Understanding why people would applaud the arrest of anyone for making them better off--the Raleigh residents were getting the ice they needed--is difficult for economists. Munger begins his article by saying, "Here's the thing: They clapped. I can't for the life of me understand why the people would clap" (2007). This astonishment is understandable when we think of people as concerned primarily with their narrow self-interests. Economists have used the self-interest assumption to explain a wide range of human activities, but that is not the same as accepting this assumption as the sum total of human motivations. The late Gary Becker expanded the range of human activities that can be understood better by the assumption of self-interest. In his Nobel Prize lecture, however, Becker pointed out that "the economic approach I refer to does not assume that individuals are motivated solely by selfishness or gain. It is a method of analysis, not an assumption about particular motivations. Along with others, I have tried to pry economists away from narrow assumptions about self-interest. Behavior is driven by a much richer set of values and preferences" (1993, 395).

Those applauding the arrest of the "price gougers" in Raleigh were not indifferent to their narrow self-interest, but they were driven by more than that. People are quick to stereotype "price gougers" as violating moral rules that good people follow, which places them in a different moral tribe than those doing the stereotyping. This sense of "us versus them" was more important to those applauding the police for arresting the "price gougers" than the disappointment in not getting the ice. But imagine that before the police arrived the crowd became aware that the men were selling the ice to help finance an operation for one man's disabled child. Is there any doubt that this information would have immediately altered the crowd's view of the "price gougers"? One man would have been seen as a person who loves his child, the other man as someone helping his friend, and those in the crowd would have quickly revised their perceptions to include both as members of their moral tribe. (10) I doubt they would have applauded the police for arresting the two men, and most would surely have become more appreciative of the market exchanges that were taking place. And if the exchanges had been allowed to continue, my bet is that some buyers would have tipped the men when paying for the ice.

We don't know what motivated the men, but we shouldn't rule out the possibility that they were motivated by more than narrow self-interest. And this is true of the motivations of "price gougers" in general. Consider why the term price gouger is emotionally loaded and misleading. Upon hearing the term price gouger, people imagine someone who is increasing prices to benefit himself by harming disaster victims. But the truth is that market-clearing prices increase because victims have increased their demand for goods and services that have become more costly to supply, and "price gougers" are in truth keeping those prices lower by increasing the supply of what the victims need. Of course, price ceilings do keep legal prices artificially lower than the market-clearing prices, at least for the small quantity brought to market, but by reducing the amount of goods available, price ceilings increase their cost, as I explain more frilly later. So-called price gougers are reducing the costs of the goods victims need by increasing their availability above what would otherwise be the case. They are helping, not harming victims. Blaming those who are increasing the supply of goods for the higher costs makes no more sense than a preacher blaming his congregation for being too small.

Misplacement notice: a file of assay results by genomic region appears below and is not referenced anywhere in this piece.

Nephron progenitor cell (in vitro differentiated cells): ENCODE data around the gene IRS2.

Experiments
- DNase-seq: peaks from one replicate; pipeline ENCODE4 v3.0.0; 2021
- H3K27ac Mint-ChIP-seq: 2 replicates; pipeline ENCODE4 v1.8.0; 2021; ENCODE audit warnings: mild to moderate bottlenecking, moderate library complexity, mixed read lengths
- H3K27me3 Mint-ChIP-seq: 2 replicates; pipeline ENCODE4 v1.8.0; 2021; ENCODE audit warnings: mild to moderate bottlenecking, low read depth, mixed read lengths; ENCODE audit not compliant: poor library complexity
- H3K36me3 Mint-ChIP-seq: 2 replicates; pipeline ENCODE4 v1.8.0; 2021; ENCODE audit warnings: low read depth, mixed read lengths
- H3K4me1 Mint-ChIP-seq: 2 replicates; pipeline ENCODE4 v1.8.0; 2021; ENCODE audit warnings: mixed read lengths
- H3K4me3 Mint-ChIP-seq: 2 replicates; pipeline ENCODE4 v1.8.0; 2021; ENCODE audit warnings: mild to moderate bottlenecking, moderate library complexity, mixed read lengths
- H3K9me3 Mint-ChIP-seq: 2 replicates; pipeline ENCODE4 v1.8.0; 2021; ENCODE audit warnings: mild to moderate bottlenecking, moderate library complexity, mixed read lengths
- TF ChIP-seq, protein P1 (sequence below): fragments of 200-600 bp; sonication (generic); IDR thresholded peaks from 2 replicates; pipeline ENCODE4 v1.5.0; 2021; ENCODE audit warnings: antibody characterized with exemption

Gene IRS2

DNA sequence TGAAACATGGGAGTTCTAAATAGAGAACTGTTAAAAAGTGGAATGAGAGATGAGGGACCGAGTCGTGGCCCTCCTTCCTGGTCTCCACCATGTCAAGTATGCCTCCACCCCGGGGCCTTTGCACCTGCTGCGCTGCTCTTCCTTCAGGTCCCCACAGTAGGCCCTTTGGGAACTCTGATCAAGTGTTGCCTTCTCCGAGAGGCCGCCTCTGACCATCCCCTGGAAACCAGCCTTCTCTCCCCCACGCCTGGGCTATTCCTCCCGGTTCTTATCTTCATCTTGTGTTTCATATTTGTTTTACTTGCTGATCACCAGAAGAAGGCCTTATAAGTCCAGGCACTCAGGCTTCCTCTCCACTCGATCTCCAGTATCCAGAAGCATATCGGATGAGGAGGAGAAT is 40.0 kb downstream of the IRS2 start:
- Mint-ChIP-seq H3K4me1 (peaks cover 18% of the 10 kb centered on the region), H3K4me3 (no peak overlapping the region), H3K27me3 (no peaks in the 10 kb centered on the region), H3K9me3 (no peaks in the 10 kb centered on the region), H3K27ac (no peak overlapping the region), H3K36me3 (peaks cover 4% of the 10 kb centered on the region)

We all take advantage of opportunities to sell our goods and services where the prices for them are highest. The main difference between a "price gouger" and your friendly neighbor is that you know your friendly neighbor. People who vilify others as "price gougers" typically know almost nothing about those they are criticizing. We will commonly find "price gougers," like others whom we stereotype as members of a group we are biased against, to be remarkably like us in the ways that really matter once we get to know them as individuals.

This similarity suggests that when malting the case against "price gouging" laws economists should point out that the political support for those laws is fueled largely by a tendency to hastily categorize and judge as morally contemptible a diverse group of people, almost none of whom we know personally, for engaging in behavior that is not fundamentally different than our own. Most people disapprove of such negative stereotyping, and many who favor laws against "price gouging" also despise those who stereotype others as much as they despise those they themselves are stereotyping as "price gougers." (11)

Recognizing this human tendency to negatively stereotype others on the basis of trivial distinctions can add to our understanding of the political popularity of "price gouging" laws as well as of many other public policies. This understanding might also help convince those who would otherwise dismiss economic arguments on "price gouging" to give those arguments some consideration rather than be thought of as judging others on the basis of sweeping and poorly informed generalizations. Of course, although this concern may create troubling cognitive dissonance in some, one can argue that there are easier ways to reduce that dissonance than by taking economics seriously. Yet it seems reasonable to hope that this psychological phenomenon, along with accounts of "price gouging" such as Munger's (2007), can be used to increase the interest in and effectiveness of the economic case against "price gouging" laws on both economic and moral grounds.

Philosophers' Views